How to Paint Faces on Miniatures

Written by suzie faloon
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How to Paint Faces on Miniatures
Miniature figures can be painted with intricate details. ( Images)

Miniature figurine artistry is used in model building, gaming, military scenes and dioramas. Hobbyists and professionals buy or sculpt miniature figurines for historical, nature and fantasy projects. A small dedicated work area or desktop is ideal for painting miniature figurines. The hobby requires very little space. The faces on a miniature person or creature is likely to be as small as 1/4 inch to 1/2 inch wide. With practice you will be able to paint a realistic face with detailing on the miniature head.

Skill level:
Moderately Challenging

Things you need

  • Table lamp with fluorescent bulb
  • Paint pot, wood block or vice
  • Sticky putty or tape
  • Number 00, 0 and 1 paint brushes
  • Acrylic paint in small pots
  • Palette
  • Water container
  • Magnifying glass

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  1. 1

    Set up a work area with a table or desk lamp for the best lighting possible. A magnifying glass attachment or handheld piece is a benefit for fine detail work.

  2. 2

    Secure the miniature figurine on to a temporary base such as an empty paint pot, small block of wood or a miniature vice. You can set the figurine on to a small amount of sticky putty and place it on to the pot or wood block to secure it. Another alternative is to wrap electrical or painter's tape backwards (with the sticky side exposed) around the end of a camera film canister or piece of wood. Press the base of the figurine against the tape adhesive to hold it in place for painting. This leaves your hands free to turn the figurine and paint it.

  3. 3

    Dab a small amount of medium flesh coloured paint onto a palette to aid in keeping a very small amount on the paintbrush during the painting process. Dip the paintbrush into the paint and gently touch it against the palette until the brush end comes to a point.

  4. 4

    Coat the entire face with a light layer of coloured acrylic paint using the number 1 brush. The paint should be a medium flesh tone. Let the paint dry for at least one hour. Touch the painted surface and if there is a tacky or sticky feel, it is not dry enough. Wash the brush off in a container of clean water.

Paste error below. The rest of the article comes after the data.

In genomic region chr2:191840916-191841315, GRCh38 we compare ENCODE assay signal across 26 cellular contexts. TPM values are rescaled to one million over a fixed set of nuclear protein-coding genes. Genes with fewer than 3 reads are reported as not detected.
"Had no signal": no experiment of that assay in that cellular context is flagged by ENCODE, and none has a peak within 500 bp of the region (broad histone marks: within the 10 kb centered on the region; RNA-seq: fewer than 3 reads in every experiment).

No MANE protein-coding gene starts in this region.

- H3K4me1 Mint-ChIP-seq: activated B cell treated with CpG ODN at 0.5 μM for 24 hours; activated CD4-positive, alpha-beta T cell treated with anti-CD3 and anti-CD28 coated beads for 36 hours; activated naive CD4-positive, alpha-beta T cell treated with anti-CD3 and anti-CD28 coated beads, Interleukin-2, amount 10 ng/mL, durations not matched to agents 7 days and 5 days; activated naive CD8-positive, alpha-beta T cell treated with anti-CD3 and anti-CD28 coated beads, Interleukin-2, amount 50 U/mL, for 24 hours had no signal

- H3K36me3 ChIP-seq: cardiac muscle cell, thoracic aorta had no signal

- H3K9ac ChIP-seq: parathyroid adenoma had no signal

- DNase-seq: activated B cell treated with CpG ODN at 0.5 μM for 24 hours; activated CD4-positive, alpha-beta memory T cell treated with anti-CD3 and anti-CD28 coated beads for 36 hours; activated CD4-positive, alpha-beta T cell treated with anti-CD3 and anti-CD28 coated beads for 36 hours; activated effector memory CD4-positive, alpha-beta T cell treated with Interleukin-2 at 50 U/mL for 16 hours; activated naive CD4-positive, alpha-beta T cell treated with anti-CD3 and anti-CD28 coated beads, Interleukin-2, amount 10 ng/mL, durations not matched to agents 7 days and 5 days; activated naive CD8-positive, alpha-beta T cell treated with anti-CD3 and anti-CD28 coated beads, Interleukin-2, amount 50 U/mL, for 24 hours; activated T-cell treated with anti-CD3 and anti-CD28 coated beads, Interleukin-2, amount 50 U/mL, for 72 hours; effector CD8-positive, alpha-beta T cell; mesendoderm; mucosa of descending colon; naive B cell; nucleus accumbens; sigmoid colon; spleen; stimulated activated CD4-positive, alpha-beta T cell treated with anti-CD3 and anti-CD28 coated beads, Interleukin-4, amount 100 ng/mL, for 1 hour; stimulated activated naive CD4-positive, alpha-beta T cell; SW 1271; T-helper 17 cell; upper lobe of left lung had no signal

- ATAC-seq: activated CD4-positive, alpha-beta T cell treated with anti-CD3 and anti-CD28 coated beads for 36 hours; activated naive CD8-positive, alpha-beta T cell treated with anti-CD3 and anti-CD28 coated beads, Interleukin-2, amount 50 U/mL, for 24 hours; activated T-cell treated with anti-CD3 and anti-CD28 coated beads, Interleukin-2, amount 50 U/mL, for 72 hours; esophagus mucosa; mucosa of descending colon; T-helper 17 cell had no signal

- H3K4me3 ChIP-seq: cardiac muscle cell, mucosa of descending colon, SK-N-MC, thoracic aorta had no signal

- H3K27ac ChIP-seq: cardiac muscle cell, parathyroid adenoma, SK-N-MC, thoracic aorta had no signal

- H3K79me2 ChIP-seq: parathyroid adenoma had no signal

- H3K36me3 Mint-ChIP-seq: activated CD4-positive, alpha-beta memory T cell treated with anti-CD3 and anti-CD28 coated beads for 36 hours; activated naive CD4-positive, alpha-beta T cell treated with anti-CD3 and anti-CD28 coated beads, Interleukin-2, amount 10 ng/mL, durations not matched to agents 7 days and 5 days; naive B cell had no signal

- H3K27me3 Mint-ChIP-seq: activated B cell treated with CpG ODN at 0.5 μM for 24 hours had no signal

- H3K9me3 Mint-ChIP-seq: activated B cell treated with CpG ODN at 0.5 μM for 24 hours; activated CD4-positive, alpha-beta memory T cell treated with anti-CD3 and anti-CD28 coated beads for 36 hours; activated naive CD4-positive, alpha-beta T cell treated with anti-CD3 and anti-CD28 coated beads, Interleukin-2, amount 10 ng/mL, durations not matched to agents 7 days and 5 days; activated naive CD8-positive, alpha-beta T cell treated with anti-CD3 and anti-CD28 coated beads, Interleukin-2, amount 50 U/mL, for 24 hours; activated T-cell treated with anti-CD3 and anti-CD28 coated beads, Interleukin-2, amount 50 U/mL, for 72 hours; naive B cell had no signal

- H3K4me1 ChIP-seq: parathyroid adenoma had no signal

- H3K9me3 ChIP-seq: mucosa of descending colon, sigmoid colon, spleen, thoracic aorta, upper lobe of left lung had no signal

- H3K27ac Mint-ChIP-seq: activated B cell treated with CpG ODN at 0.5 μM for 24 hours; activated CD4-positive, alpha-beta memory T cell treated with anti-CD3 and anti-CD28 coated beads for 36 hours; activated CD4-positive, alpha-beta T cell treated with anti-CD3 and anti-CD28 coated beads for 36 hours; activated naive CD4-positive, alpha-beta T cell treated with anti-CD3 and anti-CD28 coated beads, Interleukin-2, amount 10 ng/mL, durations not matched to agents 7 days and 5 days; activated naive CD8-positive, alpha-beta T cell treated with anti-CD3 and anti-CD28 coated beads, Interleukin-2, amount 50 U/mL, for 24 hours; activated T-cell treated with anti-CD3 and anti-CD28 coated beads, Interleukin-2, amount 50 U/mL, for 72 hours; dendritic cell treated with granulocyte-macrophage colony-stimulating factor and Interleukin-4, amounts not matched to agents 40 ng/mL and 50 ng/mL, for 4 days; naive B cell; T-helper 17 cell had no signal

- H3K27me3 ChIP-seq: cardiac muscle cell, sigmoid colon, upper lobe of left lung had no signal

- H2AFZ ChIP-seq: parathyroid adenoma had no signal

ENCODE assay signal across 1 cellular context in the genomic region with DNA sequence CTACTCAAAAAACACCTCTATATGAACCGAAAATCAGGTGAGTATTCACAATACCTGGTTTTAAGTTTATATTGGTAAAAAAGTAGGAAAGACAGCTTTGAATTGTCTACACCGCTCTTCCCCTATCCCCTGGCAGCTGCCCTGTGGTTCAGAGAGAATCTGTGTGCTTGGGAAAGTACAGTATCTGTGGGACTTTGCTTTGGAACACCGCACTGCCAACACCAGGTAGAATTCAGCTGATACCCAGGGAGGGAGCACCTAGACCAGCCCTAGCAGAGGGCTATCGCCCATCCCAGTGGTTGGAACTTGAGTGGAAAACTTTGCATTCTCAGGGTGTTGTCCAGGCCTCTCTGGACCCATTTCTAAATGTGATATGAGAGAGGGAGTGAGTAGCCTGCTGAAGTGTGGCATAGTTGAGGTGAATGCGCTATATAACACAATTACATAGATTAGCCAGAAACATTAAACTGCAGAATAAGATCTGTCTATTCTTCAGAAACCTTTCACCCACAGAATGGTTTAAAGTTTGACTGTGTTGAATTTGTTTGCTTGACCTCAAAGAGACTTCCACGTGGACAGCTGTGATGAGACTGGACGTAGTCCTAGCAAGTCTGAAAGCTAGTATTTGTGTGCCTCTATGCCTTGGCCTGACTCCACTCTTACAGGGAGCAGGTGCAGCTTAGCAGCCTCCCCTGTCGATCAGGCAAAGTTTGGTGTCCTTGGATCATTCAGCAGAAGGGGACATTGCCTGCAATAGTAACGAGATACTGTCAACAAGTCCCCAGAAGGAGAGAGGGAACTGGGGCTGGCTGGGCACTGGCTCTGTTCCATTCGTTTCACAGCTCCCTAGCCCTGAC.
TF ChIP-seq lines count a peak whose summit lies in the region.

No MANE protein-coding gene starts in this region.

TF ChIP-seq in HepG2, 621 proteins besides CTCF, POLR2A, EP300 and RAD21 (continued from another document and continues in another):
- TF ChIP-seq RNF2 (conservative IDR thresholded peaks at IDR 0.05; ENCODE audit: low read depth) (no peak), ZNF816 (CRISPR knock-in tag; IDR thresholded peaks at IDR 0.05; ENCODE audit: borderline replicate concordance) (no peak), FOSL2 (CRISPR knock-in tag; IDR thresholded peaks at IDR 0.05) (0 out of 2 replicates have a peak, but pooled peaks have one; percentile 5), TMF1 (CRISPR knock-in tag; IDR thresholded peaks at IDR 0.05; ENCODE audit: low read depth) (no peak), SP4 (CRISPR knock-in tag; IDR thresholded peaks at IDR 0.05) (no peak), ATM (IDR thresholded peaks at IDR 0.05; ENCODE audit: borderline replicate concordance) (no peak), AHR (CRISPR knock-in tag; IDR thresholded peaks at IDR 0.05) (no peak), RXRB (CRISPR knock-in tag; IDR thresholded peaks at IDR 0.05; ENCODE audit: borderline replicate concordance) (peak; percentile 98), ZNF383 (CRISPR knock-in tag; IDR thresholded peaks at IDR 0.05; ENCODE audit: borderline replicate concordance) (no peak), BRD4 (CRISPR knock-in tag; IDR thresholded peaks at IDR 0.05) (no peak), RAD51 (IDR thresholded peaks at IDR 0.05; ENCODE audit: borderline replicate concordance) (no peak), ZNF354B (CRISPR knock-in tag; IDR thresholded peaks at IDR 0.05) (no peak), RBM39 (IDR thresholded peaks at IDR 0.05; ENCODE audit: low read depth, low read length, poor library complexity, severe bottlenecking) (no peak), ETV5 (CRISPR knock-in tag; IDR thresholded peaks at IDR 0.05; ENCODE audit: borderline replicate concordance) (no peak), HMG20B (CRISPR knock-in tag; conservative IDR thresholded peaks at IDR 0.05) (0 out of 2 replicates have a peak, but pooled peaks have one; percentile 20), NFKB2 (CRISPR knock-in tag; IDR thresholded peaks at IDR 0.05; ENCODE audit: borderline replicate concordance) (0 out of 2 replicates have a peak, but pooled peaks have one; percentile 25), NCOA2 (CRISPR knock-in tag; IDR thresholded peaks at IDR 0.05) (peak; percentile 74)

5. 5

    Add a small amount of a bronze flesh or darker flesh colour to the palette. Lightly brush this deeper colour in the eye sockets, under the lips, the sides of the nose and along the temples and cheek bones of the miniature face with the number 1 brush. Brush a fine line of the colour along the line of the nose. Shade the interior of the ears. If you get too much paint on any area, pick it up by touching it with a clean, dry paintbrush.

  6. 6

    Brush a light flesh tone coloured paint to highlight the brow area, tip of the nose, top of the cheeks and chin using a number 00 or 0 brush. Highlights are applied to the raised areas of the face. Use a magnifying glass to help you see the tiny areas to be painted.

  7. 7

    Choose a 00 brush with a very fine point to paint the eyes. Barely touch the brush point to black paint. Brush the entire oval eye with black paint. Make sure that the painted eye is smoothly filled in. Hold the model figure upside down to paint the eyes if the nose gets in the way. You need to be able to see both eyes to get them evenly placed. Dry for 45 minutes to an hour.

  8. 8

    Paint a tiny dab of white paint at each corner of the eye. Dab a small round dot of brown or blue paint in the eye centre if. Let the paint dry for at least 45 minutes. Add a tiny white dot to the colour in the eye to give it a realistic look.

  9. 9

    Brush a fine line of a chestnut or brown coloured paint mixed with a dab of red across the bottom lip of the mouth. Paint the top lip only if it is to have the appearance of lipstick. Let dry for at least 45 minutes. Lightly dab white paint on to the teeth if the mouth is partly open.

Tips and warnings

  • Clean the brushes thoroughly with water after each colour use. Shape the ends to a point after the paint has been removed from the bristles.
  • You can also use the pointed end of a toothpick to paint extremely tiny spots on the miniature face.
  • All excess metal or plastic must be removed before the face is painted. Lines from the manufacturer's mould will be noticeable under the paint. Wire cutters will remove metal while a craft knife can be used to shave plastic from the figurine.

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